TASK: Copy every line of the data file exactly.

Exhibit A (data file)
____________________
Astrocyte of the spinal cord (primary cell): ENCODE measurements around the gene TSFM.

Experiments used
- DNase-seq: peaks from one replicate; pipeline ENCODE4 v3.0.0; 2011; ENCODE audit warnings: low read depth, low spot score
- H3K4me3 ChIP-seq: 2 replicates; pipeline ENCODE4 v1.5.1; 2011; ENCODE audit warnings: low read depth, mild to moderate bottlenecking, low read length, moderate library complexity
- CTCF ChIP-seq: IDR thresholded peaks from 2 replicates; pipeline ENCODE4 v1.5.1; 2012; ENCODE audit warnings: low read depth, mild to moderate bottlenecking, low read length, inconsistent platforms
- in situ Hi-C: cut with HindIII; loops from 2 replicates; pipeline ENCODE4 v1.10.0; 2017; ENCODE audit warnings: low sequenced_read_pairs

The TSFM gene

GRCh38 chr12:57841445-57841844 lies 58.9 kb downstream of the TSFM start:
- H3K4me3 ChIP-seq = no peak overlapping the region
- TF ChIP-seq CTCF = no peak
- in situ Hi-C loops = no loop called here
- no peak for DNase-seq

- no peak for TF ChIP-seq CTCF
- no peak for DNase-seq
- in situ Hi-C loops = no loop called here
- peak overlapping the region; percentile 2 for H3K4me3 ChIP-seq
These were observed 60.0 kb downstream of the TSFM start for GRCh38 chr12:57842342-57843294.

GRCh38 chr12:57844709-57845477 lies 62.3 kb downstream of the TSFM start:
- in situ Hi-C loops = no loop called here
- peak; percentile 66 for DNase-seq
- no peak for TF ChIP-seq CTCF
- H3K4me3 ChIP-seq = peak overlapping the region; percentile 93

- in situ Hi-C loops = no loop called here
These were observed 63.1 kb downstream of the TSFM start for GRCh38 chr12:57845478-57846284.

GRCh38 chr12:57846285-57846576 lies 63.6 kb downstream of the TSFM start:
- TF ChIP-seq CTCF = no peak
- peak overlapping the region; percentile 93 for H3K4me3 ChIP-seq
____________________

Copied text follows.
Astrocyte of the spinal cord (primary cell): ENCODE measurements around the gene TSFM.

Experiments used
- DNase-seq: peaks from one replicate; pipeline ENCODE4 v3.0.0; 2011; ENCODE audit warnings: low read depth, low spot score
- H3K4me3 ChIP-seq: 2 replicates; pipeline ENCODE4 v1.5.1; 2011; ENCODE audit warnings: low read depth, mild to moderate bottlenecking, low read length, moderate library complexity
- CTCF ChIP-seq: IDR thresholded peaks from 2 replicates; pipeline ENCODE4 v1.5.1; 2012; ENCODE audit warnings: low read depth, mild to moderate bottlenecking, low read length, inconsistent platforms
- in situ Hi-C: cut with HindIII; loops from 2 replicates; pipeline ENCODE4 v1.10.0; 2017; ENCODE audit warnings: low sequenced_read_pairs

The TSFM gene

GRCh38 chr12:57841445-57841844 lies 58.9 kb downstream of the TSFM start:
- H3K4me3 ChIP-seq = no peak overlapping the region
- TF ChIP-seq CTCF = no peak
- in situ Hi-C loops = no loop called here
- no peak for DNase-seq

- no peak for TF ChIP-seq CTCF
- no peak for DNase-seq
- in situ Hi-C loops = no loop called here
- peak overlapping the region; percentile 2 for H3K4me3 ChIP-seq
These were observed 60.0 kb downstream of the TSFM start for GRCh38 chr12:57842342-57843294.

GRCh38 chr12:57844709-57845477 lies 62.3 kb downstream of the TSFM start:
- in situ Hi-C loops = no loop called here
- peak; percentile 66 for DNase-seq
- no peak for TF ChIP-seq CTCF
- H3K4me3 ChIP-seq = peak overlapping the region; percentile 93

- in situ Hi-C loops = no loop called here
These were observed 63.1 kb downstream of the TSFM start for GRCh38 chr12:57845478-57846284.

GRCh38 chr12:57846285-57846576 lies 63.6 kb downstream of the TSFM start:
- TF ChIP-seq CTCF = no peak
- peak overlapping the region; percentile 93 for H3K4me3 ChIP-seq